MEND Launches its Policy Pledge Manifesto Ahead of a General Election
Categories:Election News, Latest News
Tuesday November 12 2019
We are living in an age where politicians have described Muslim women as “bank robbers” and “letterboxes”, and where Islamophobic hate crime rose by over 40% in London alone in the year up to January 2018. In this climate of hostility towards Muslim communities, it is incumbent upon all political parties to be aware of the challenges that they face and to ensure that they are fully representing the needs and interests of all of their minority constituents.
In pursuit of this aim, MEND has published our Policy Pledge Manifesto, which represents the policy positions that resonate with Muslim communities. Indeed, MEND’s manifesto contains policy pledges that have been developed and ratified by our core network of volunteers and staff. As such, our pledges are designed to truly reflect the diversity and interests of our 700 volunteers across the country and the vast number of Muslim communities that they represent.
Historic migratory patterns have led to a concentration of Muslims in certain geographic areas of the UK, making the vote of Muslims critical in a large number of parliamentary seats. Muslim voters have been estimated to make up 10% or more of voters in 83 parliamentary seats (13% of constituencies). Certain council areas such as the London boroughs of Tower Hamlets and Newham as well as Blackburn with Darwen in the North West of England feature Muslim populations above 25%. Just under a quarter of Bradford residents are Muslim, while 22% of the population of Birmingham, the UK’s second largest city, are Muslim. Muslims living in London make up 1 in 8 of the population of the UK’s capital, exceeding 1 million. Blackburn with Darwen also contains the most concentrated area of Muslims across the whole of the UK, with the council wards of Bastwell and Shear Brow both having local Muslim populations above 75%.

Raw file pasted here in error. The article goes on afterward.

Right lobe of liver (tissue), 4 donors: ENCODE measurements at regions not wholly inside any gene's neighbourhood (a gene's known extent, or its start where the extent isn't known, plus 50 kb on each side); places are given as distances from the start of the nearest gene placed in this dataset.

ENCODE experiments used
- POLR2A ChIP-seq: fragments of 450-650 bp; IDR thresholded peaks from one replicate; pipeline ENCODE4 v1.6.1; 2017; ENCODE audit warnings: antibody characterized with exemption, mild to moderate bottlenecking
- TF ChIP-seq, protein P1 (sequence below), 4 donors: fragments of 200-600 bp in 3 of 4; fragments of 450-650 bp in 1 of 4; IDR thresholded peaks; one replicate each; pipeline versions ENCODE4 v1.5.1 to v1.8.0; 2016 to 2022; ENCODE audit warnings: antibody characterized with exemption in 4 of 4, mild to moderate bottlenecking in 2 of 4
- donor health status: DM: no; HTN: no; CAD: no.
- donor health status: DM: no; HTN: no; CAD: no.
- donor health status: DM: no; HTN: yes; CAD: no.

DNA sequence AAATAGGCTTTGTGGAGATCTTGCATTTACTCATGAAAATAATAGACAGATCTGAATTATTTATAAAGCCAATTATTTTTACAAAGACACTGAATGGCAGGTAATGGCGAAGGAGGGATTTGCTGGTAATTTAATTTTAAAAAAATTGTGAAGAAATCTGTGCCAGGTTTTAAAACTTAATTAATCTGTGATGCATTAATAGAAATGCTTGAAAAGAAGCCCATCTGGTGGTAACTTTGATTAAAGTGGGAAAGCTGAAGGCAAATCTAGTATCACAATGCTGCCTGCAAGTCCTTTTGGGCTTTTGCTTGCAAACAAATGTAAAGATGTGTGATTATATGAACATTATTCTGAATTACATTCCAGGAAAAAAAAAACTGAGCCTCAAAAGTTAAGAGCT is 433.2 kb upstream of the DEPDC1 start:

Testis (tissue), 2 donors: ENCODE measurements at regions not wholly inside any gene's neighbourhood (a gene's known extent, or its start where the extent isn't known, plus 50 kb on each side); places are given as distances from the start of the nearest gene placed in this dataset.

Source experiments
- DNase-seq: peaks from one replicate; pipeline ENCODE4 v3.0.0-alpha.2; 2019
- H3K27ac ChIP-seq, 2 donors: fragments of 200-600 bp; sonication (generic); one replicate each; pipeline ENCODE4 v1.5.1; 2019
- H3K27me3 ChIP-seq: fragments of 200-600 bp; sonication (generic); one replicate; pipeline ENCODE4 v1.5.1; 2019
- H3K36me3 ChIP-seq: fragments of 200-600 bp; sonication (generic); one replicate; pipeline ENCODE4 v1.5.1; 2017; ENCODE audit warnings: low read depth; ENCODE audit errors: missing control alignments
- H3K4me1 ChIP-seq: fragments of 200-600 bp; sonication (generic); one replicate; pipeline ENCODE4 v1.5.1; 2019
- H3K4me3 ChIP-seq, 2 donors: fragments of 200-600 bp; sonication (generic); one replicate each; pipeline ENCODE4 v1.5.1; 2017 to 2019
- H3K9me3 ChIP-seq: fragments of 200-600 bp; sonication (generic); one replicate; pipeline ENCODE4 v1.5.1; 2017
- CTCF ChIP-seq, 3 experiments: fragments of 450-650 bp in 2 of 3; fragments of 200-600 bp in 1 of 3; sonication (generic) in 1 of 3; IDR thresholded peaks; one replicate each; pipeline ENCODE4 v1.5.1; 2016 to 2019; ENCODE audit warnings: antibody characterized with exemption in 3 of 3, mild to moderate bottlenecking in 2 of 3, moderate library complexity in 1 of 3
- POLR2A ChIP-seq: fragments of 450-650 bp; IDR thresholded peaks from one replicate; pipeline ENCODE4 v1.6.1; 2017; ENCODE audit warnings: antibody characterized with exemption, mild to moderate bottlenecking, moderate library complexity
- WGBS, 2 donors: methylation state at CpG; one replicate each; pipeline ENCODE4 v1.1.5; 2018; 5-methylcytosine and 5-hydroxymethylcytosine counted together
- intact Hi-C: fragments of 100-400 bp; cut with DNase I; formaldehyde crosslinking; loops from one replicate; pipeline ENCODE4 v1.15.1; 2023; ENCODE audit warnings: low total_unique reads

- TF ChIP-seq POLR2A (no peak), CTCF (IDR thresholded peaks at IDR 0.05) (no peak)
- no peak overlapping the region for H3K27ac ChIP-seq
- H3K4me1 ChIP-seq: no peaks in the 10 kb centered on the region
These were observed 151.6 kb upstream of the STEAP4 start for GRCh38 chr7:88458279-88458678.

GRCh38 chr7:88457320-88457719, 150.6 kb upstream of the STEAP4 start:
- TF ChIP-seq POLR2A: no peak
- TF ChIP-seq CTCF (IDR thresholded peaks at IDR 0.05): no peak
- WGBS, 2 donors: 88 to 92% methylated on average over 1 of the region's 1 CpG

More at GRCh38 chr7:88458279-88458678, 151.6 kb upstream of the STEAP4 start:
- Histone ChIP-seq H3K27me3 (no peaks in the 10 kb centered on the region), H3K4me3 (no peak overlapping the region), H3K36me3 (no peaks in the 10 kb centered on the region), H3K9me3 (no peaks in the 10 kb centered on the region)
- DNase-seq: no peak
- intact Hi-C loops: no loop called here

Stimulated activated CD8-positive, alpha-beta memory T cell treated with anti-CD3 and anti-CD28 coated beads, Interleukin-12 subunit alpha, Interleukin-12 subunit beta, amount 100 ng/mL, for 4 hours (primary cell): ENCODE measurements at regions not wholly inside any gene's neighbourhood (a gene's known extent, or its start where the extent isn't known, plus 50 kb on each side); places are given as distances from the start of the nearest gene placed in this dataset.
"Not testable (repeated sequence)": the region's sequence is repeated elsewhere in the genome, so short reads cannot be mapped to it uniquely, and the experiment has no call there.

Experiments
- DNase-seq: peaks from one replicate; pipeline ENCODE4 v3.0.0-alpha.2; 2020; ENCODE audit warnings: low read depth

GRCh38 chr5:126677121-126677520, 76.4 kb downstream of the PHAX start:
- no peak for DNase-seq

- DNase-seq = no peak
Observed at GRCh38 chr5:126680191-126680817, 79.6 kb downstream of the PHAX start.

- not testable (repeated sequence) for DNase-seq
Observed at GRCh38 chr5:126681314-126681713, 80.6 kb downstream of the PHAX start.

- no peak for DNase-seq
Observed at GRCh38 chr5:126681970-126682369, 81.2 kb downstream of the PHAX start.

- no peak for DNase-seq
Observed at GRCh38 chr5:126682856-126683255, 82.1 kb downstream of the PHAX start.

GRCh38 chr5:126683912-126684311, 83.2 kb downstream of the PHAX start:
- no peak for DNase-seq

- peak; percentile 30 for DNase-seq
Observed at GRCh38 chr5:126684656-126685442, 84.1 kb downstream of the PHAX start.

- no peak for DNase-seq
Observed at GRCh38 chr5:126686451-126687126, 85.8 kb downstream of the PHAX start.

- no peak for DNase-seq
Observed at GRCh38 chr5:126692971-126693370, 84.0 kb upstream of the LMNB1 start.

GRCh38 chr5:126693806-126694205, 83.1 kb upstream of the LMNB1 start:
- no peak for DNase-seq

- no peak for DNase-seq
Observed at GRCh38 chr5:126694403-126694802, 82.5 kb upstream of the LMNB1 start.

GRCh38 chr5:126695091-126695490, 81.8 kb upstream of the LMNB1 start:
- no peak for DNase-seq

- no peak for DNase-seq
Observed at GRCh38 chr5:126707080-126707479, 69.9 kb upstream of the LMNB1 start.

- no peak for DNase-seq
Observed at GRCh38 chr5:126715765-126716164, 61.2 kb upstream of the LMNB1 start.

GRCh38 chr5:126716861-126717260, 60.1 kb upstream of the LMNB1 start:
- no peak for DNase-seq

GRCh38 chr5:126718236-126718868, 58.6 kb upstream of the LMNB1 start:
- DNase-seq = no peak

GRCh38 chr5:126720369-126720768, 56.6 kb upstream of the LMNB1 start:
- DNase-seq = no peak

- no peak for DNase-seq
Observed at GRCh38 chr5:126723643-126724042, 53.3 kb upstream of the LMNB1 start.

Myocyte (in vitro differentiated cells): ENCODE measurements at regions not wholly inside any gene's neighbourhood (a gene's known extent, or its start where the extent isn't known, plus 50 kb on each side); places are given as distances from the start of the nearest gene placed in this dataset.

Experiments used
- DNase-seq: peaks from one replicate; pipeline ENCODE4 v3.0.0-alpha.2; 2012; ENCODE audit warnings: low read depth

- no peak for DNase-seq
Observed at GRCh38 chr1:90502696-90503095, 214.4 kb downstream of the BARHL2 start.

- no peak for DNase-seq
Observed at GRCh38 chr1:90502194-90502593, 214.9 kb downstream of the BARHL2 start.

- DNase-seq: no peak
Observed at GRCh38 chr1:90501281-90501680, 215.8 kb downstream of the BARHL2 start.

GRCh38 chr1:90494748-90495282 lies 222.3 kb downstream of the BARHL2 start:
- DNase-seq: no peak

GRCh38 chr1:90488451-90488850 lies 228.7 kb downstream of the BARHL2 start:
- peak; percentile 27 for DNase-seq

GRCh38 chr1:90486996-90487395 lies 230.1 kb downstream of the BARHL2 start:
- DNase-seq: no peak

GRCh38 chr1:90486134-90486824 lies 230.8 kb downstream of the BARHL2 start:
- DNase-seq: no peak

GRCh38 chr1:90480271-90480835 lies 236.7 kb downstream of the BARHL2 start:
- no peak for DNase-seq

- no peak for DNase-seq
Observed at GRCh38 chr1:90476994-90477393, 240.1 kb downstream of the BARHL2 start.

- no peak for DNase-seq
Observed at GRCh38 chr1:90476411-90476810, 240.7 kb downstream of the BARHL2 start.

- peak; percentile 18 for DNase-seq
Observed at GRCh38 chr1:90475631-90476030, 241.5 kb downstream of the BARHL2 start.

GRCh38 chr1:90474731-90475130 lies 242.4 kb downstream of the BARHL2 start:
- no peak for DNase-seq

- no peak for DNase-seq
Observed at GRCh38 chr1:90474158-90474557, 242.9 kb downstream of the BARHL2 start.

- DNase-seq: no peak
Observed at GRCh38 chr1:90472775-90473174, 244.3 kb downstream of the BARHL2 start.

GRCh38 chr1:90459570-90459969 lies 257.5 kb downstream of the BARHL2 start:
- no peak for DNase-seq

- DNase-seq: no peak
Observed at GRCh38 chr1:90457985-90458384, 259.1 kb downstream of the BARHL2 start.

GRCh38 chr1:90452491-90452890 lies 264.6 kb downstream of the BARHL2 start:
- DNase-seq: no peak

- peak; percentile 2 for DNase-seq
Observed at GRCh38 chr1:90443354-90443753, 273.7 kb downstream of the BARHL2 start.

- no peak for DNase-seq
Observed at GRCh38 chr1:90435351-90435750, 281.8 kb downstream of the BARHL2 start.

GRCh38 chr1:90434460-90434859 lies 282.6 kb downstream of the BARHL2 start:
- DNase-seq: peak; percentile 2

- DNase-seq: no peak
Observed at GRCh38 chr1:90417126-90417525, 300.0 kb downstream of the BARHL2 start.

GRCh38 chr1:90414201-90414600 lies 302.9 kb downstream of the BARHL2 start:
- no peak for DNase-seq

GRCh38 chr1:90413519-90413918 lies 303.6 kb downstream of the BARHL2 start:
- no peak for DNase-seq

Interestingly, every one of the 25 constituencies with the highest proportion of Muslim voters in the UK elected a Labour MP in the 2017 general election with a greater majority than in 2015. In 7 of the 10 seats with estimated Muslim voter numbers above 25,000, the Labour majority increased by over 10,000 between the 2015 and 2017 elections.
While causality cannot be definitively established for any seat being ‘won’ or lost’, these statistics do suggest the Muslim vote should be a crucial consideration for any political party. Moreover, while the voting pattern of any minority community cannot be seen as homogenous, there is evidence to suggest that Muslim communities have an overwhelming tendency to vote Labour.
Therefore, with the likelihood of this being closely fought election, it is in their own interests for political parties to critically engage with, and reflect the concerns of, Muslim communities.